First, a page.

Bilingual vote fuels debate

School decision's impact goes beyond California

LOS ANGELES – In choosing to dismantle bilingual education, California voters have returned to their maverick ways and again framed a broader debate that could reach well beyond the Golden State.

The voters adopted Proposition 227 on Tuesday’s ballot 61 percent to 39 percent. The initiative would essentially end the giant bilingual program that has been a fixture in the public schools since the 1960s. It won despite opposition from most of California’s political leaders and teacher organizations.

Reaction to its victory ranged from the predictable lawsuits – the first was filed Wednesday morning in San Francisco – to pledges in Texas of continued support for the state’s bilingual curriculum.

“We strongly believe that [the proposition] is not in the interest of the children,” said Antonia Hernandez, president of the Mexican-American Legal Defense and Educational Fund, which brought the San Francisco suit. MALDEF says the initiative is unconstitutional because it denies non-English-speaking children equal access to education.

The legal challenges, even if unsuccessful, could delay implementation of the measure for a year or longer, experts said. That helped calm the immediate fears of the state’s legions of bilingual teachers and administrators, who consider the proposition a threat to their jobs.

“People aren’t panicking,” said Maria Manzur, who heads a bilingual program for Spanish-speaking youngsters in the San Fernando Valley. “We expected it was going to pass. We were kind of prepared. . . . But as the reality sets in, it’s hard.”

In Texas, elected officials said they had no plans to rethink the state’s policies because of the California vote, although they added that some school districts could improve their performance in bilingual classrooms.

“If a bilingual program is not teaching children to read and comprehend in English as quickly as possible, it should be eliminated,” said Gov. George W. Bush. “But if a bilingual program is helping to achieve the goal of teaching children to read and comprehend in English, then we should applaud it and say well done.”

The Dallas Independent School District has stepped up efforts to recruit bilingual teachers and thus eyes California as an opportunity. The district employs 1,200 bilingual instructors and needs 630 more.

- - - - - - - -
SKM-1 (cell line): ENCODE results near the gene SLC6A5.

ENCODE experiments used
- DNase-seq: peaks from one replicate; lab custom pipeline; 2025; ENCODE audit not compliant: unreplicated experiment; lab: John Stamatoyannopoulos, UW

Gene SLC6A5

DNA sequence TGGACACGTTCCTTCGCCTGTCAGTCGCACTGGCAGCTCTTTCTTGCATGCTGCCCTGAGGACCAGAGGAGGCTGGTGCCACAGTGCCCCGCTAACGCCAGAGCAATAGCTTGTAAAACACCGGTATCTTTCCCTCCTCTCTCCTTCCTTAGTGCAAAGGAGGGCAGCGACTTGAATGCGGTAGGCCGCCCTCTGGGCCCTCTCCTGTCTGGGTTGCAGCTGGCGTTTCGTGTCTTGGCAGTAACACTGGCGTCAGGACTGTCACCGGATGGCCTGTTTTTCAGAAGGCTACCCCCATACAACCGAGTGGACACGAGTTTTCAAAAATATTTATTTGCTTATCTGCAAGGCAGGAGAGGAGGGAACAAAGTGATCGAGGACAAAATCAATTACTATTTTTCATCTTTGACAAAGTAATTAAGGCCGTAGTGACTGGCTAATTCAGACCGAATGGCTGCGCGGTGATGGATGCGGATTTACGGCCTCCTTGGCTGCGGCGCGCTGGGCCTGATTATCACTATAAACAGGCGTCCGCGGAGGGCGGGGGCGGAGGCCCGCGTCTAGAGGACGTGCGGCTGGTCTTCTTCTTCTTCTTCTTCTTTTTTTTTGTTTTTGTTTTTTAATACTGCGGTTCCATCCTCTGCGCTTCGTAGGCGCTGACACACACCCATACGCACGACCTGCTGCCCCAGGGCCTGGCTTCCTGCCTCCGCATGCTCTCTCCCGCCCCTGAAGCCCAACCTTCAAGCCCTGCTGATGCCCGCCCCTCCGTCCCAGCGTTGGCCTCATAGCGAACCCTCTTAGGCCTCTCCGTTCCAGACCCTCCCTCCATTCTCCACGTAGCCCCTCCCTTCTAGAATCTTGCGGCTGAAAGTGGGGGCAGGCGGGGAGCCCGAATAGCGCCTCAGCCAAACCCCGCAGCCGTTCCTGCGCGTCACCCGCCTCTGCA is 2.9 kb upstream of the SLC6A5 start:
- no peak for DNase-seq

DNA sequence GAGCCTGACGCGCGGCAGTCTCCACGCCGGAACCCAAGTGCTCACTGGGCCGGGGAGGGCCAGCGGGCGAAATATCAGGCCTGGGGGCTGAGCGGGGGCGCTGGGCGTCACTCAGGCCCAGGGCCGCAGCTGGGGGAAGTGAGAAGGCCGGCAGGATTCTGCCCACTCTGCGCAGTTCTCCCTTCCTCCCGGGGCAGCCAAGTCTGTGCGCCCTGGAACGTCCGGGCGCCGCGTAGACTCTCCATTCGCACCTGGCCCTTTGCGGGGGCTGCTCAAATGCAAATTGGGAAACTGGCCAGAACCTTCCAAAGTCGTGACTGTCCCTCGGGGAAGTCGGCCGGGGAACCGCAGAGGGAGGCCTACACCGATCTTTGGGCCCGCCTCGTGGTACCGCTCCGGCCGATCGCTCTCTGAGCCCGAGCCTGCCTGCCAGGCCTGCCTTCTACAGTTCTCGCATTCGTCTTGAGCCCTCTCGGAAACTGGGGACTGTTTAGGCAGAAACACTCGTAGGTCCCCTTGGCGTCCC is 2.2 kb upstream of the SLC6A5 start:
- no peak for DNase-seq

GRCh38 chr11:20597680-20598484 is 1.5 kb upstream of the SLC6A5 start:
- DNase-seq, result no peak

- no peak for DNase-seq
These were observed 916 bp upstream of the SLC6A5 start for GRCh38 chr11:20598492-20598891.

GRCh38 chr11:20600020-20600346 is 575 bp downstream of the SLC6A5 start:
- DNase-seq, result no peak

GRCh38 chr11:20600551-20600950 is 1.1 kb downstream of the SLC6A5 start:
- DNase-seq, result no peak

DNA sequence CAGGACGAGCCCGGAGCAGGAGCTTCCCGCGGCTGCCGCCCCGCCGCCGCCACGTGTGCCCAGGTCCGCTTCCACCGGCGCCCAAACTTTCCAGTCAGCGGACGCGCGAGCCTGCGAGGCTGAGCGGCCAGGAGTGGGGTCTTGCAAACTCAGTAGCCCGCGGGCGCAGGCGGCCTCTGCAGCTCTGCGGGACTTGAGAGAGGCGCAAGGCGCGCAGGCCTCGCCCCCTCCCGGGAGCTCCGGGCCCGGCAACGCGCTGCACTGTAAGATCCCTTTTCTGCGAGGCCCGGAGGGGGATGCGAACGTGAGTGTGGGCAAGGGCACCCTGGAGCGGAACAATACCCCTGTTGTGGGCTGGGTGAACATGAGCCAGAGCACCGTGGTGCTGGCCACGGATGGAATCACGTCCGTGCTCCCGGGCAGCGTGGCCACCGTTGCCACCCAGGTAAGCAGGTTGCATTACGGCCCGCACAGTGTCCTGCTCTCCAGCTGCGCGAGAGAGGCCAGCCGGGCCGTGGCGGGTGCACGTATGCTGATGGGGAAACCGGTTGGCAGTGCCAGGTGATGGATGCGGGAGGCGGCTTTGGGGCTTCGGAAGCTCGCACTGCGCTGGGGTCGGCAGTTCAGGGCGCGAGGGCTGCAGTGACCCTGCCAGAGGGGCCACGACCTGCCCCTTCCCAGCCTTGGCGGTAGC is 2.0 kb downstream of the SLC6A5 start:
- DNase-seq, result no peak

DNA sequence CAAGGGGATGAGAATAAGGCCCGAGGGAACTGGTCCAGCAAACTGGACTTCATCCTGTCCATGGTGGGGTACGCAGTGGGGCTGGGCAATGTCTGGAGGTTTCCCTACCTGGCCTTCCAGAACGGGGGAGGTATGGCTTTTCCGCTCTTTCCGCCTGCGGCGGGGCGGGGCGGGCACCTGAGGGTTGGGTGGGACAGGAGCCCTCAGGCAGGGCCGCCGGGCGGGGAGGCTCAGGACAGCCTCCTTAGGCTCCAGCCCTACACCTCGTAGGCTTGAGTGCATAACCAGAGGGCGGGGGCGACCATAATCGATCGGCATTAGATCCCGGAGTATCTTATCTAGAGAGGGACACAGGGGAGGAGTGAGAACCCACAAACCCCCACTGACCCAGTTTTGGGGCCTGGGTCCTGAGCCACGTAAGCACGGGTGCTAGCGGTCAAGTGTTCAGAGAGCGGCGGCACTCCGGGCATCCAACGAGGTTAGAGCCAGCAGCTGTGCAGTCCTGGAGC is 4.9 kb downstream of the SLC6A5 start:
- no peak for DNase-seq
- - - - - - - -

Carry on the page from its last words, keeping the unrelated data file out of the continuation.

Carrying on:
“We’ve already had two teachers call us [from California] this morning,” Vangie Cortez, DISD’s assistant superintendent for bilingual curriculum, said Wednesday. She added that California teachers may be willing to shift their careers to Texas even at lower pay.

“A lot of them aren’t asking about salaries – they’re asking about the stability of our program,” said Ms. Cortez.

DISD pays bilingual teachers an annual bonus of $ 3,000. The Los Angeles school district, whose salaries are higher overall, offers a $ 5,000 bonus.

Proposition 227 is the third measure in four years to reverse racial and immigration policies in the nation’s most-diverse state. The previous initiatives withdrew some government services from undocumented immigrants and scrapped affirmative action in state hiring and university admissions.

The arguments over the bilingual measure were not as racially charged as those that attended the earlier initiatives. One reason for this was the heavy support Proposition 227 enjoyed among Latino voters. Some polls showed nearly the same numbers of Hispanic voters favored the proposition as did whites, although there were indications the Latino vote ended up much closer Tuesday.

The measure was sponsored by software millionaire Ron Unz, a Republican who bills himself a champion of immigrant rights. Its opponents included both major political parties, all four of California’s gubernatorial candidates and President Clinton.

“All people believe that young children should be taught English as soon as possible,” Mr. Unz said after Tuesday’s vote. He later shrugged off the MALDEF suit, saying the initiative would survive any constitutional test.

Mark DiCamillo, director of the Field Poll in San Francisco, likened the initiative’s popularity to that of the historic Proposition 13, the measure that slashed property taxes 20 years ago. It also had been opposed by most of California’s movers and shakers.

“Here again, the Legislature and the governor failed to act on an obvious problem,” said Mr. DiCamillo, noting that even the initiative’s opponents agreed the bilingual program needed some fixing. “So along comes this populist measure.”

But he and other observers said they doubted the initiative will spawn the string of copycat measures inspired by Proposition 13.

Dennis Simon, a political science professor at Dallas’ Southern Methodist University, said that embracing Proposition 227 may not be wise for any politician who hopes to please the fast-growing ranks of Latino voters.

“I don’t think this is the vehicle to make those inroads,” Mr. Simon said.

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